Shaykhs looked after the shrines, collected donations, dispensed prayers, and related the saints’ stories (accounts of heroic and holy deeds, culminating in martyrdom) to anyone who cared to listen. These hagiographies floated between textual and spoken media, a dynamic that Thum argues belies binary approaches to oral and written, elite and popular historiography. Many saints’ tales were derived from older texts, often originally written in Persian; but many had again been “inlibrated,” committed to written form, in tazkirah manuscripts treasured by the shrines. From the eighteenth century, Zunghar and then Qing conquest displaced the Muslim Chinggisid and Naqshibandi dynasties that had ruled parts of Altishahr. This made old Persian-style chronological, genealogical history-writing about political elites an uncomfortable enterprise: chronicling pre-conquest epochs might glamorize those condemned as enemies by the current overlords; writing about post-conquest politics would highlight that the current khan-emperor was an infidel. Thus vernacular Turki hagiographies of long-dead heroes became the primary form of historical writing in Altishahr from the eighteenth through the early twentieth century. Though hagiographies were a common genre in South and Central Asia in the same centuries, nowhere did they displace other historical writing as systematically as did tazkirahs in Altishahr.

Catalogs list relatively large collections of extant tazkirahs in a few institutional libraries in Xinjiang’s capital, Urumchi, but these are not easily accessed. Few have been reprinted. Thum thus chased down manuscripts in archives and private collections in Khotan, Beijing, Tashkent, St. Petersburg, Berlin, Oxford, London, Lund, Halle, Helsinki, Cambridge and Berkeley. Through deft analysis of the numbers of copies of manuscripts in this corpus, he draws robust conclusions regarding the circulation and popularity of various tazkirahs and their interrelationships.

Tazkirahs recorded the stories of the saints as told by shaykhs at shrines; moreover, the tazkirah manuscripts were themselves read aloud as a means of retelling the tales, often to large audiences at shrine festivals. The tazkirah stories could then be passed on orally to others — hence text and spoken forms coexisted in close and continuing relationship. Nor were authors and readers starkly distinguished: Copyists — who were, of course, also readers — of tazkirah manuscripts modified the text and added their own marginalia and colophons, often in response to previous copyists’ invitation to do so.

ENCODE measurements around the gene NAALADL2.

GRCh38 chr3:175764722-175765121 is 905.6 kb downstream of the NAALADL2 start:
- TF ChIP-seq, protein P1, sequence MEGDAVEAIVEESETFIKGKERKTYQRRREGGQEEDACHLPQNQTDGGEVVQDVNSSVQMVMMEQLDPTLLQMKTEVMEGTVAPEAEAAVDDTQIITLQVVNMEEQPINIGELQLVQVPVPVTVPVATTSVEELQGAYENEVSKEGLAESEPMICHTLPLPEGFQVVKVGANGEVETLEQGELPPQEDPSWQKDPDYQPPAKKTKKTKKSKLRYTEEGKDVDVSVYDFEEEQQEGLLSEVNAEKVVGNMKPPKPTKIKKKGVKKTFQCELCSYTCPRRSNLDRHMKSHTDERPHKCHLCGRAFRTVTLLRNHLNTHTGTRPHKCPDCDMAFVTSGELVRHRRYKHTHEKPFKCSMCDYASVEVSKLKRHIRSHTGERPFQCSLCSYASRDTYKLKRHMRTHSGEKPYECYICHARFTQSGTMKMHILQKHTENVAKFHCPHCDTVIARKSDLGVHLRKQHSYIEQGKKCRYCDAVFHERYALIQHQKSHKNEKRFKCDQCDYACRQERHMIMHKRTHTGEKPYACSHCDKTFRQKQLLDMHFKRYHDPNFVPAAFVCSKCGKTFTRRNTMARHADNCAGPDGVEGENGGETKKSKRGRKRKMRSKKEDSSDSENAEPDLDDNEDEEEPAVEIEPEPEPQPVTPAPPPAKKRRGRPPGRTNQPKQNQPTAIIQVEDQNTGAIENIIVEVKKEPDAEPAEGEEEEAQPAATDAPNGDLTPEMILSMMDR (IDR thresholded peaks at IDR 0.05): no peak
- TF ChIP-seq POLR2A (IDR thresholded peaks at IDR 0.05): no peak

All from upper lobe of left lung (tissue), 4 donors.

Shrine pilgrimage put this whole process in motion. Thum traces pilgrimage patterns through three sources: colophons in the manuscripts themselves; graffiti on shrine walls giving travelers’ itineraries and place of origin; and the common practice of anthologizing tazkirah manuscripts. The combination of tazkirah manuscripts, in particular, demonstrates how pilgrims visited shrines in different oases, copied their tazkirahs, and travelled home with new bundled manuscript editions that recapitulated their pilgrimage routes as well as other relationships between the shrines, their saints, and their localities. Pilgrimage circuits took in all Altishahr, but did not venture outside the region; moreover, few outsiders, not even those from neighboring Western Turkestan, participated in this Altishahri system.

When people made their own tazkirah anthologies, in effect they were juxtaposing hagiographies of patron saints of different Altishahr towns. Because only people from Altishahr did this, and they only did it in Altishahr, Thum argues that in this way a collective Altishahri historical consciousness and identity emerged from the modular units of individual saint-shrine-tazkirah complexes. Though not a “national” identity, this consciousness nonetheless fits the model of Benedict Anderson’s “imagined community.”